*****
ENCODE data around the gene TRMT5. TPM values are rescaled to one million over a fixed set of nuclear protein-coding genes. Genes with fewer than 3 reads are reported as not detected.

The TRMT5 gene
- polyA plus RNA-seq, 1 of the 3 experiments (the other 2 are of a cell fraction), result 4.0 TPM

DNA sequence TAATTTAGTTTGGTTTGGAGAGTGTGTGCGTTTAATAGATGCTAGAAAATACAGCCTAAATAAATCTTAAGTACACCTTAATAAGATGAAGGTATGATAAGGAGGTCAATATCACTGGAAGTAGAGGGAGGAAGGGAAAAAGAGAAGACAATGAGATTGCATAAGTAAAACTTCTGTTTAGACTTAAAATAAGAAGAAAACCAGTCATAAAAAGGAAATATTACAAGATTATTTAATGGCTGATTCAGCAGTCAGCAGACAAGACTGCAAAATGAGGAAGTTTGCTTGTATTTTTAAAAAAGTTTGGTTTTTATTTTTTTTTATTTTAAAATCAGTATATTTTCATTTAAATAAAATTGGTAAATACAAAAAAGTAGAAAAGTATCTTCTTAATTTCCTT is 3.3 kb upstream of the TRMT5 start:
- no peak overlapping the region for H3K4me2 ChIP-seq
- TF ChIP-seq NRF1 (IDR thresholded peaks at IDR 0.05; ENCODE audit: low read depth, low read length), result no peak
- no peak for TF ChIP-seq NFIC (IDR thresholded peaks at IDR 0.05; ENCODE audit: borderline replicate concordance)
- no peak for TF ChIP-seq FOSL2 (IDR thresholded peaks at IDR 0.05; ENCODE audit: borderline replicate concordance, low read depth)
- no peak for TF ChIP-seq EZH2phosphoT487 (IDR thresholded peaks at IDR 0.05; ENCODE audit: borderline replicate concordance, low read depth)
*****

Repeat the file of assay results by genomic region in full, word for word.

ENCODE data around the gene TRMT5. TPM values are rescaled to one million over a fixed set of nuclear protein-coding genes. Genes with fewer than 3 reads are reported as not detected.

The TRMT5 gene
- polyA plus RNA-seq, 1 of the 3 experiments (the other 2 are of a cell fraction), result 4.0 TPM

DNA sequence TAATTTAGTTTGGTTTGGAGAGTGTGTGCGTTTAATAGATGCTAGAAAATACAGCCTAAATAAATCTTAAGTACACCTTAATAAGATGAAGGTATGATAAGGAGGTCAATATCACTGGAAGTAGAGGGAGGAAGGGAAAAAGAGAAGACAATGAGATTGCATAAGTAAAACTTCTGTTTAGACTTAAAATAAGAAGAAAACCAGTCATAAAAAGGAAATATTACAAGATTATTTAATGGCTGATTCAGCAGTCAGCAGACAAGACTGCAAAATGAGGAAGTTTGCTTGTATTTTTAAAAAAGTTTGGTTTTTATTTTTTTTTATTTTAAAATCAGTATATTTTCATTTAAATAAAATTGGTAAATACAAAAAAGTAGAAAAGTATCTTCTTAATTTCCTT is 3.3 kb upstream of the TRMT5 start:
- no peak overlapping the region for H3K4me2 ChIP-seq
- TF ChIP-seq NRF1 (IDR thresholded peaks at IDR 0.05; ENCODE audit: low read depth, low read length), result no peak
- no peak for TF ChIP-seq NFIC (IDR thresholded peaks at IDR 0.05; ENCODE audit: borderline replicate concordance)
- no peak for TF ChIP-seq FOSL2 (IDR thresholded peaks at IDR 0.05; ENCODE audit: borderline replicate concordance, low read depth)
- no peak for TF ChIP-seq EZH2phosphoT487 (IDR thresholded peaks at IDR 0.05; ENCODE audit: borderline replicate concordance, low read depth)